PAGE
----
The key to this dish is the combination of heat and sweet. I did my best to use what I had on-hand, hence the use of sriracha in the braising. I think I added too much, so I tempered the amount for this recipe. Also important - the rub. I came up with this recipe at the last minute, so I only let the ribs sit in the rub for a couple hours, but I would suggest doing that step the night before so that the meat has plenty of time to absorb all of the flavors. We ate this with cauliflower cheddar "grits" and sauteed zucchini.

Pineapple braised pork ribs

The rub

1 tbsp black pepper
1 tbsp kosher salt
2 tsp garlic powder
2 tbsp paprika
1 tsp chili powder
1 tsp cayenne pepper
1 tsp sugar
2 tsp cumin
1 tsp mustard powder

The dish

1 rack of pork ribs - I used St. Louis style but baby backs would be fine too
2 regular onions, quartered
1 pineapple, rind and core removed, chopped into 1/2 inch chunks - save the juice if you can, too
2 cups beef broth
2 tbsp worcestershire sauce
1 good squirt of sriracha
1 tbsp olive oil
1/8 cup honey
4 garlic cloves, minced

- Put all of the rub ingredients in a bowl and mix well
- Lay defrosted rib slab on a large piece of foil and liberally apply the rub to both sides.
- Wrap in foil and put in the fridge overnight.
- When ribs are ready, pre-heat oven to 275.
- Remove ribs from fridge and cut each rib between the bones so that the full slab is separated into individual ribs.
- Heat oil over medium-high heat in dutch oven, add ribs in batches and cook until brown on both sides.
- Add onions, pineapple, beef broth, worcestershire sauce, sriracha, honey, and garlic
- Cover and bake for 3 hours, then remove lid and cook for another hour uncovered
- When done, take out of oven, remove and plate ribs. Bring remaining pot contents to a boil and reduce to about a cup worth of liquid. Spoon liquid, onion, and pineapple over ribs and serve.

This post is part of Monday Mania and Delicious Recipes.

Wednesday, February 29, 2012

Coffee-rubbed Flat Iron Steak

I'm really on a roll this week, readers. Inspiration seems to be coming from every angle and I'm concocting recipes en masse for the for the first time ever. I've never been very good at making up a recipe because I'm always so afraid of adding too much of this or not enough of that. Honestly? I think motherhood has made me sort of say, "Eff it. If I mess up, I'll change it around next time." So give a big golf clap to Charlie for giving his mama a big baby chill pill. If it weren't for him, I'd probably just be telling you about all the already-written recipes I've made. Not that following awesome recipes written by others is bad...this is just a nice creative burst that I didn't expect to have.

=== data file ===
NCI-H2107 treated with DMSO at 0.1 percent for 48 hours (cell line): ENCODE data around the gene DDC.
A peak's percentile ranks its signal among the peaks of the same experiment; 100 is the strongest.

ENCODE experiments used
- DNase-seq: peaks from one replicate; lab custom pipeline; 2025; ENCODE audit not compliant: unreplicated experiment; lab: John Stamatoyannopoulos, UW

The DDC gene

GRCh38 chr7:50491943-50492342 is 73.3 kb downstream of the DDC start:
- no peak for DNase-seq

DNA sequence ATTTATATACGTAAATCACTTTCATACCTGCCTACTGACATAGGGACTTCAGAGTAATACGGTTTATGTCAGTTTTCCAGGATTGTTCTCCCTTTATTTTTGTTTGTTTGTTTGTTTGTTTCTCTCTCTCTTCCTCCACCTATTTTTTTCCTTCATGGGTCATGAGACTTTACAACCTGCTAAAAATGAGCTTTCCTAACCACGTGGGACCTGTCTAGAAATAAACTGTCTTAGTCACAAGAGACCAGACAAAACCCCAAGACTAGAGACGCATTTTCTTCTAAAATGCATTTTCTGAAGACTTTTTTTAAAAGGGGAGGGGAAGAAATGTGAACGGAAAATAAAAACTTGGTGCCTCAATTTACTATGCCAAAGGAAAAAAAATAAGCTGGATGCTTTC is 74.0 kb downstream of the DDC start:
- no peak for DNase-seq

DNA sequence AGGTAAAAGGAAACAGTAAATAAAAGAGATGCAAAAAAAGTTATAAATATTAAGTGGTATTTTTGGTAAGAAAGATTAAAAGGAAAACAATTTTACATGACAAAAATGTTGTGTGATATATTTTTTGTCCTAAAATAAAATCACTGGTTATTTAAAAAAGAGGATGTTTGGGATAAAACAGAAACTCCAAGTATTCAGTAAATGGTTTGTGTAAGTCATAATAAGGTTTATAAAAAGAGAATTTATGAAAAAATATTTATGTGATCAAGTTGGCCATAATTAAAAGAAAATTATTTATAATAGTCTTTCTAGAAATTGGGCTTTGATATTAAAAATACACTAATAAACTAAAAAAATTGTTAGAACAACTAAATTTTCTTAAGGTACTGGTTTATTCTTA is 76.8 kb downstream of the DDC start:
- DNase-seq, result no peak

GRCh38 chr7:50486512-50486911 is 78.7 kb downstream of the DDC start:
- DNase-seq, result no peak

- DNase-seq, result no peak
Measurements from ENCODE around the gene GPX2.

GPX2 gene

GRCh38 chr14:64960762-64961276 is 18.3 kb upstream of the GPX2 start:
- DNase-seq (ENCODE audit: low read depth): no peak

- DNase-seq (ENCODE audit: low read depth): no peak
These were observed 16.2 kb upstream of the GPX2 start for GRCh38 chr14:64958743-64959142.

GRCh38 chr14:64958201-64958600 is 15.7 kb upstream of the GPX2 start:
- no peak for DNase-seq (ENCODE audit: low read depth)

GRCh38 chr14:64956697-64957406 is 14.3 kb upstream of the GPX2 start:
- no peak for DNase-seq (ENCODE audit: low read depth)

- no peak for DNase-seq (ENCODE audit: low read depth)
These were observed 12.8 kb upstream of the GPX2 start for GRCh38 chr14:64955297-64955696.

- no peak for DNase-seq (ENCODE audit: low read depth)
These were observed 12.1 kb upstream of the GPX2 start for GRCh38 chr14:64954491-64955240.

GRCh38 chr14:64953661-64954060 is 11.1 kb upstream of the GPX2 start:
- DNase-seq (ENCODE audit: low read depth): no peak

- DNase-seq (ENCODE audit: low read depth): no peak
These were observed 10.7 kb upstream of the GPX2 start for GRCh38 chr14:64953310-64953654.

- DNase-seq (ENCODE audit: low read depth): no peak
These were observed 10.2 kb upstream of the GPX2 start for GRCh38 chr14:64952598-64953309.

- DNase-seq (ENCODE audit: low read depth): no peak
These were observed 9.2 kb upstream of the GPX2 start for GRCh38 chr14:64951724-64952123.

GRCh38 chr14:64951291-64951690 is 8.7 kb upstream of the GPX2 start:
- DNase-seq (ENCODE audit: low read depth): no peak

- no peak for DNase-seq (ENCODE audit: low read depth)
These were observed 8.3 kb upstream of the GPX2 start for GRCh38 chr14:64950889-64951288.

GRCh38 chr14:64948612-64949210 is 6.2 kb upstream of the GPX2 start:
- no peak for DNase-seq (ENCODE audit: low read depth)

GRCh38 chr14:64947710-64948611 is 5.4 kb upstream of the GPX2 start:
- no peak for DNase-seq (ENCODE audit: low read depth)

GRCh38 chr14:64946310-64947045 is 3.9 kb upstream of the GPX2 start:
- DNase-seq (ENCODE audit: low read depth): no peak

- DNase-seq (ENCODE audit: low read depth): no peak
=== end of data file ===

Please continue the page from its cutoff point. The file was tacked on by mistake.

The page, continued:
So as I've said in other posts, I'm a big fan of shopping sales at Whole Foods. Each week, they put a meat on sale for just the day on Friday, so that's usually when I go - to snatch up that protein as well as some of their other weekly sale items, usually in the butcher, produce, and cheese sections. A couple weeks ago, they advertised pastured Flat Iron steak at a steep discount. I'd never heard of the cut so I asked the butcher about it. He told me it just recently became a more popular cut. It is favored because it is cheaper than most fancy cuts, has an optimal thickness for cooking evenly, and yields a reasonable amount of marbling and significant tenderness. Taking all of this in, I shrugged my shoulders and said, "What the heck. I'll take that one." And into the freezer it went, while I tried to come up with some inspiration for cooking it.

I've been wanting to try a coffee rub on steak or pork for some time, but wasn't reminded of it until my trip to a local spice store, last week. I was going to get ingredients to make my own garam masala, but decided to pick up a few more items that I thought might work for a coffee rub. The spice store is so much fun. Buying spices whole and grinding them only when you need them is a great thing when you have a kitchen that tends to hold in humidity like mine does. I often open up pre-ground spice jars to find that the spice has solidified. Now, I just buy them whole and throw the ones I need into a semi-retired coffee grinder and chop chop.

So here's what went into the grinder last night and how it came out. There are a few pre-ground ingredients on the list but I threw it all in to the grinder to mix up.

Coffee Rubbed Flat Iron Steak

For the rub:
1/4 cup of whole coffee beans
1 tsp whole coriander
1 tsp whole black pepper
1 tsp all natural cocoa powder
1/4 tsp chili powder
1/2 tsp cinnamon or half a small cinnamon stick
5 or 6 whole cloves

For the steak:
One Flat Iron steak (usually about 1.5 lbs)
Olive oil
Sea salt

- Preheat the broiler or a grill
- Put all of the rub ingredients into a coffee or spice grinder and grind as finely as possible. You want to make sure the cloves and cinnamon are ground well because you don't want a mouthful of just those spices ever!
- Take just a bit of olive oil and spread it on both sides of the steak before laying it on a broiler pan, if you are using a broiler. I have a Misto olive oil sprayer, which I prefer to use because it coats so lightly.